Biblical Archaeology Review 18:5, September/October 1992

Glossary: How to Date a Cooking Pot

Biblical Archaeology Review

Sir Flinders Petrie (1853–1942) first recognized that lowly potsherds could help pinpoint the date of the archaeological strata in which they were found. Building on Petrie’s insight, William Foxwell Albright (1891–1971) and his students defined the pottery features associated with the ancient Near East’s various chronological periods.

While the type of clay used, method of manufacture (wheel-made, handmade or a combination of the two), decoration, firing method at low or high temperature and size are all important for dating a ceramic artifact, the single most crucial criterion is shape. And though the overall shape is significant, rims, bases and, sometimes, handles are more diagnostic than body sherds. There are two caveats, however. First, a standard pottery type may have had many variants. Second, similar ceramic types from different sites may not all date to the same period; a new manufacturing technique or style may have been introduced at different times in different locales, and some ceramic types may have survived longer in certain places than at others.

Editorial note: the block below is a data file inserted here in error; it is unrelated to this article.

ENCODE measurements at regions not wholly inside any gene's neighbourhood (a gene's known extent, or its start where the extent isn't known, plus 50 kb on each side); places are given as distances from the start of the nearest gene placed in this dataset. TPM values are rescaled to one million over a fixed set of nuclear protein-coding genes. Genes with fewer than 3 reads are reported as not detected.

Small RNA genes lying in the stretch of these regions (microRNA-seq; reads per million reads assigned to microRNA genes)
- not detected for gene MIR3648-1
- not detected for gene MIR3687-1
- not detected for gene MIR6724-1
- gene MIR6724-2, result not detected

One of the most helpful ceramic types for dating purposes is the cooking pot. For one thing, cooking-pot shapes for the various archaeological periods are by now well established, and, for another, cooking pots (or their sherds) are ubiquitous! Becoming an expert in pottery typology is a lifetime pursuit, but nothing can take the place of direct contact with the pottery itself. (In addition to its observable features, pottery has a “feel” to it.) To an excavator’s trained eye, these humble products of the past are a godsend.

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